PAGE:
So I’m going to keep working on this gene and understand how it works. First, validate. Yeah, we think this is really relevant for disease. And then try to understand how this gene works, with a goal in the very long-term, OK, can we find therapies that could potentially repair the consequences of losing or having more of that gene?
We need to understand: Do (these diseases) arise from defects from embryonic development, or is it something that happens after birth that can be repaired? That’s where I am right now, trying to understand this. This gene has also been involved in a lot of different cancers. So whatever I find in those neural stem cells could potentially be applicable to those cells as well.
Q: How does Sanford Research compare to other labs you’ve worked in?
A: What I love is that the equipment, the big equipment, is shared. It’s awesome.
Another thing I like is everything is in the same building. To go work with mice, I had to walk half a mile or something. And also when I would bring mice from the mouse facility back to the lab, a lot of things can happen, they get stressed and everything, and that can change a lot of the physiology of my embryos. Here, it’s not going to happen this way. I’m just going to have to go through three doors, and then there I am.
And collaborations — everybody’s very helpful. I’m trying to hire people right now, and I don’t have experience with this. So my colleagues just said, ‘OK, just send them our way, too. We’ll interview them for 15 minutes, and we can give you our 2 cents as well.’ Great support. And we have also a lot of support for the little things, ordering things. … Here it’s taken care of by somebody else so we can really focus on the science.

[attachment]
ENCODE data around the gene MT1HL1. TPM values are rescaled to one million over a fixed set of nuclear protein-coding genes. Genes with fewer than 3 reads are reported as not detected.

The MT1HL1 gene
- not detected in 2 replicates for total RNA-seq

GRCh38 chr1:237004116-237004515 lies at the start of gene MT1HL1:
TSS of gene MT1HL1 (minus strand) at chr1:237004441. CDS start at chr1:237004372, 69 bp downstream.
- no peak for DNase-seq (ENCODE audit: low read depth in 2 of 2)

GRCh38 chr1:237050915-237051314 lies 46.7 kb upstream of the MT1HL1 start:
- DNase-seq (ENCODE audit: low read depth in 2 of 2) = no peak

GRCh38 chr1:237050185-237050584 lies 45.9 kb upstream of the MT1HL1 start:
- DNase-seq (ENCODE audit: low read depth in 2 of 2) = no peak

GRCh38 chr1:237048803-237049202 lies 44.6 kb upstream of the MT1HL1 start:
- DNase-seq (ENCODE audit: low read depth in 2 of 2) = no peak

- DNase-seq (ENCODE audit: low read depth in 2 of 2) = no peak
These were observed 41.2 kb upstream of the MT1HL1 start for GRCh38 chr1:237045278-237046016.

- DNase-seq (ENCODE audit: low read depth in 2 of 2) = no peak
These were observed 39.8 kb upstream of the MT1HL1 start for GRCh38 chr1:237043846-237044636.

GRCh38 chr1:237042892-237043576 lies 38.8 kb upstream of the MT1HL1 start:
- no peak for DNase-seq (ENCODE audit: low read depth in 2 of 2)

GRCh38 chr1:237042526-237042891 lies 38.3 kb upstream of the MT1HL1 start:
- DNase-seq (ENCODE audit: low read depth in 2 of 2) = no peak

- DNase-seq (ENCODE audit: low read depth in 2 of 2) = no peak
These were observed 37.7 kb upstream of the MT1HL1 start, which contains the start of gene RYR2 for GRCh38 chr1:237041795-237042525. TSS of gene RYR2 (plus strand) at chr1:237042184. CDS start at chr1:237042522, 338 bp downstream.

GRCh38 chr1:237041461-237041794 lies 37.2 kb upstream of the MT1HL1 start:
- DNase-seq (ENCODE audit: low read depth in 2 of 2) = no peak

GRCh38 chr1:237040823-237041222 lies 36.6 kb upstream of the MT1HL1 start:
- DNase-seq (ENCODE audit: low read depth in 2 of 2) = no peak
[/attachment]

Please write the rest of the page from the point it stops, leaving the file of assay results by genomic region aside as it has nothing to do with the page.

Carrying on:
Q: What do you look forward to here?
A: Getting the science done and benefit from the infrastructure and just grow as a lab and as a scientist. That’s what I’m looking forward to. Keep growing and keep discovering amazing things. One big part of my job is making those discoveries. It’s just awesome. When you are on the microscope and you see something that nobody’s ever seen, you get shivers down your spine.
I guess I’m like a discovery junkie. I love this feeling. I love coming back to it, and that keeps me going so I want to keep discovering things and share it with the community.
Q: Had you heard of Sioux Falls? What do you think of it?
A: No, I had not heard of Sioux Falls before. So I rushed to my computer, looked in Wikipedia, looked at the pictures and everything. The first picture you get, of course, is the picture of the falls. Right? It’s beautiful, and my family and I, we spend as much time as possible in nature. We love camping, so that really spoke to me.
We’re really happy. We’re starting to make great connections. One of the important parts of Sioux Falls has been the Sanford Wellness Center. We signed up right away, and the whole family benefits from it.